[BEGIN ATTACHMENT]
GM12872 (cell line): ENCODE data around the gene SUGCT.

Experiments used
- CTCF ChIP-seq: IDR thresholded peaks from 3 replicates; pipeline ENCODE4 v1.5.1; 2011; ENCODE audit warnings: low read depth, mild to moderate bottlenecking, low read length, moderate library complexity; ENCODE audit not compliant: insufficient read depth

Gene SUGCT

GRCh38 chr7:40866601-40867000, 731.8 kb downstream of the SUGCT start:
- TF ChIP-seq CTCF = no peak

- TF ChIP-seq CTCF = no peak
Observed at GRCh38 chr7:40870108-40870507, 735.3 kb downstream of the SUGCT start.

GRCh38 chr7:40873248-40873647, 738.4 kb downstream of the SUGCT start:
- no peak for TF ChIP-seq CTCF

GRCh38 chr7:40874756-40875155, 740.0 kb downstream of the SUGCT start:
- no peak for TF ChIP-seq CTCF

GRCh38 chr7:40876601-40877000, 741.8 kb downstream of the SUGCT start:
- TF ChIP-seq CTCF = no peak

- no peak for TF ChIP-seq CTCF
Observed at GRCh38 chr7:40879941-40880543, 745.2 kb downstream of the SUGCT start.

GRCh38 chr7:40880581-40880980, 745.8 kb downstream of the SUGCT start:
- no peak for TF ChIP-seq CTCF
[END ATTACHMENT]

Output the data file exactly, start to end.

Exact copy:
GM12872 (cell line): ENCODE data around the gene SUGCT.

Experiments used
- CTCF ChIP-seq: IDR thresholded peaks from 3 replicates; pipeline ENCODE4 v1.5.1; 2011; ENCODE audit warnings: low read depth, mild to moderate bottlenecking, low read length, moderate library complexity; ENCODE audit not compliant: insufficient read depth

Gene SUGCT

GRCh38 chr7:40866601-40867000, 731.8 kb downstream of the SUGCT start:
- TF ChIP-seq CTCF = no peak

- TF ChIP-seq CTCF = no peak
Observed at GRCh38 chr7:40870108-40870507, 735.3 kb downstream of the SUGCT start.

GRCh38 chr7:40873248-40873647, 738.4 kb downstream of the SUGCT start:
- no peak for TF ChIP-seq CTCF

GRCh38 chr7:40874756-40875155, 740.0 kb downstream of the SUGCT start:
- no peak for TF ChIP-seq CTCF

GRCh38 chr7:40876601-40877000, 741.8 kb downstream of the SUGCT start:
- TF ChIP-seq CTCF = no peak

- no peak for TF ChIP-seq CTCF
Observed at GRCh38 chr7:40879941-40880543, 745.2 kb downstream of the SUGCT start.

GRCh38 chr7:40880581-40880980, 745.8 kb downstream of the SUGCT start:
- no peak for TF ChIP-seq CTCF